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A common bond: School of Medicine scholarship connects two immigrants

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Joseph Gazala, M.D., and Samuel Sessou

They come from worlds apart, but two families with origins far away from Richmond, Virginia, share a common bond on the MCV Campus of Virginia Commonwealth University.

A graduate of the Royal College of Medicine in Baghdad, Joseph Gazala, M.D., came to the United States in 1953 for specialty training in ophthalmology at the New York University Post Graduate Medical School at Bellevue Hospital in New York City. In 1958, he and his wife, Rose, moved to Richmond, where he started his private practice.

The couple grew to love the city as well as VCU, where Gazala served as an assistant clinical professor in the Department of Ophthalmology in the School of Medicine.

Likewise, with his three siblings and his mother, Samuel D. Sessou came to Sterling, Virginia, from Togo in 1996. His father had arrived five years before, in search of a better life. Three years ago, with an interest in health care and an undergraduate degree in neuroscience from the College of William and Mary, Sessou entered the VCU School of Medicine’s class of 2017.

Sessou is the first recipient of the Joseph R. and Rose N. Gazala Scholarship, which the Gazalas established in 2012 with a gift of $100,000. They had been inspired by stories they had read in campus publications of others who had been helped by private philanthropy.

Since 2013, Sessou has received more than $13,000 from the scholarship, which is awarded on the basis of financial need as well as merit, to help pay for his medical education. As long as he stays in good standing at the school, he’ll continue to receive benefits through his final year.

Sessou and Joseph Gazala met for the first time last summer over lunch. It gave them a chance to share experiences and get to know each other.

“Sam is a bright young man,” Gazala said. “He and his family spoke French when they arrived, so he spent the first few years learning English. He was determined to make it and to work hard. His mind was set at that young age to become a doctor.

“It’s not easy to come up with money for all the expenses, and he said the scholarship has filled a gap for him,” Gazala continued. “At the time I was going to medical school, my family was under financial stress — my father had passed away 20 years earlier — so I feel for those students. It’s not easy for them.”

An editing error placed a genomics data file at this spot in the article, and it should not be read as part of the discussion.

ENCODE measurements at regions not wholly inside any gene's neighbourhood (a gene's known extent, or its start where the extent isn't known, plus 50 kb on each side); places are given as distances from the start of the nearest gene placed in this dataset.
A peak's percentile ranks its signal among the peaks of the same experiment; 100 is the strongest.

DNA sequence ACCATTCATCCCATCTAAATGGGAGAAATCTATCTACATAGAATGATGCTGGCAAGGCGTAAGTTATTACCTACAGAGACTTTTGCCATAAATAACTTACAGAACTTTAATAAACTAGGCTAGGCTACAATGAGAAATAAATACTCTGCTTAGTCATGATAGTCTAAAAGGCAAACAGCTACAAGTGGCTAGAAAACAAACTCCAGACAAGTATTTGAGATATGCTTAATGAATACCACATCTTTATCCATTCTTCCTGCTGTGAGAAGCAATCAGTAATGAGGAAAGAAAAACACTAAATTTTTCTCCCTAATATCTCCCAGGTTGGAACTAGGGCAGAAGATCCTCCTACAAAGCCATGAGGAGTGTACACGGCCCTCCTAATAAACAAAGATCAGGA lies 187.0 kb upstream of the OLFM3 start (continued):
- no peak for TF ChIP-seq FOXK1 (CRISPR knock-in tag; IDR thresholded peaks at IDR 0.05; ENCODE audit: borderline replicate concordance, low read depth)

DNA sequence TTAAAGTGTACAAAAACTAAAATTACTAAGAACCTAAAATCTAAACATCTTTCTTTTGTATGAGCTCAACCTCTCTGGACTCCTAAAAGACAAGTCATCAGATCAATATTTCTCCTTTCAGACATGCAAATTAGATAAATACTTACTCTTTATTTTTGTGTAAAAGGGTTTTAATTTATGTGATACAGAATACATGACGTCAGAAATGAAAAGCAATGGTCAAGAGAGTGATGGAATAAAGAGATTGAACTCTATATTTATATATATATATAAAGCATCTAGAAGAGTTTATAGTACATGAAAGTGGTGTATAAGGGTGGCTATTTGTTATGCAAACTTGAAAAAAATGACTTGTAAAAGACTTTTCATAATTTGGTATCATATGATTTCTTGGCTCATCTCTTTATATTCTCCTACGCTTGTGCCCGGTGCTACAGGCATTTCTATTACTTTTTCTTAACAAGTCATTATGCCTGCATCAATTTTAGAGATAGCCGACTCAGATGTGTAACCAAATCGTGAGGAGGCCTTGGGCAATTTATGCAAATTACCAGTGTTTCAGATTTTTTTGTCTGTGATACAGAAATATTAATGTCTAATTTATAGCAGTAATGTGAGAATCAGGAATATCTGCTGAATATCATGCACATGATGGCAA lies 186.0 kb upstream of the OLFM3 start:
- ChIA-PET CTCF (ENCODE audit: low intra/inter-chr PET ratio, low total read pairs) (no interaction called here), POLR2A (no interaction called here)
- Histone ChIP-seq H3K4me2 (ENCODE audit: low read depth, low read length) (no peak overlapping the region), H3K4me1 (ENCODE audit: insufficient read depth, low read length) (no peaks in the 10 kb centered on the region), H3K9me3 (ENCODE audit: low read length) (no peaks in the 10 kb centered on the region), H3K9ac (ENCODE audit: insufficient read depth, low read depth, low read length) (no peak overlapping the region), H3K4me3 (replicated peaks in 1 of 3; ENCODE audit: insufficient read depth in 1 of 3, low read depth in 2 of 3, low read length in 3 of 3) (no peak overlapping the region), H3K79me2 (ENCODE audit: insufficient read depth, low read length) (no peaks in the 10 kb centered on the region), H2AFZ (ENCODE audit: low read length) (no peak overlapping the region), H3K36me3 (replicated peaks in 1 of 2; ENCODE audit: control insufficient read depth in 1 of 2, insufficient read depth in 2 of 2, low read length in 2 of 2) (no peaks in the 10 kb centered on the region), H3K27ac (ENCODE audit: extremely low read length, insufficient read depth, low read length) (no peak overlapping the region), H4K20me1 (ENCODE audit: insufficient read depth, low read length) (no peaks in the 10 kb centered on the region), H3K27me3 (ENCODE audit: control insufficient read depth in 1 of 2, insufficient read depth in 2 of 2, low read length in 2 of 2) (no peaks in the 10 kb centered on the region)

Sessou, whose younger sister, Rebeka, is a VCU freshman, says it’s hard to articulate how grateful he is to the Gazalas for their financial support.

“It makes things a little bit easier,” he said. “I’m not coming from a financially stable family and, to know that there is financial aid out there, especially scholarships like the Gazalas’, is amazing.”

Sessou thinks he might return to Togo at some point to give back and to share his knowledge, or start a clinic of some kind.

If you’ve been blessed enough to advance in your life, you have to turn around and give back to those in the area from where you came.

“You have to return to where it all started. If you’ve been blessed enough to advance in your life, you have to turn around and give back to those in the area from where you came. It’s important in my upbringing,” he said.

The Joseph R. and Rose N. Gazala Scholarship is part of the School of Medicine’s 1838 Campaign, which aims to increase the number and size of scholarships to give the school a competitive edge in recruiting top students, rewarding student excellence and reducing the burden of debt that has become an inescapable part of choosing a career in medicine.

“Although he didn’t earn his degree from our medical school, Dr. Gazala knows what it’s like to be a medical student facing a seemingly overwhelming financial burden,” said Jerome Strauss III, M.D., Ph.D., dean of the School of Medicine. “I am grateful that the Gazalas have chosen to so generously invest in our medical students. Their gift will help the School of Medicine attract talented students who will carry forward Dr. Gazala’s vision of excellence.”

To learn more about the 1838 Campaign in the School of Medicine, contact Tom Holland, associate dean for development, at 804-828-4800or tehollan@vcu.edu.

 

This article first appeared in Impact, a publication of the Office of Development and Alumni Relations.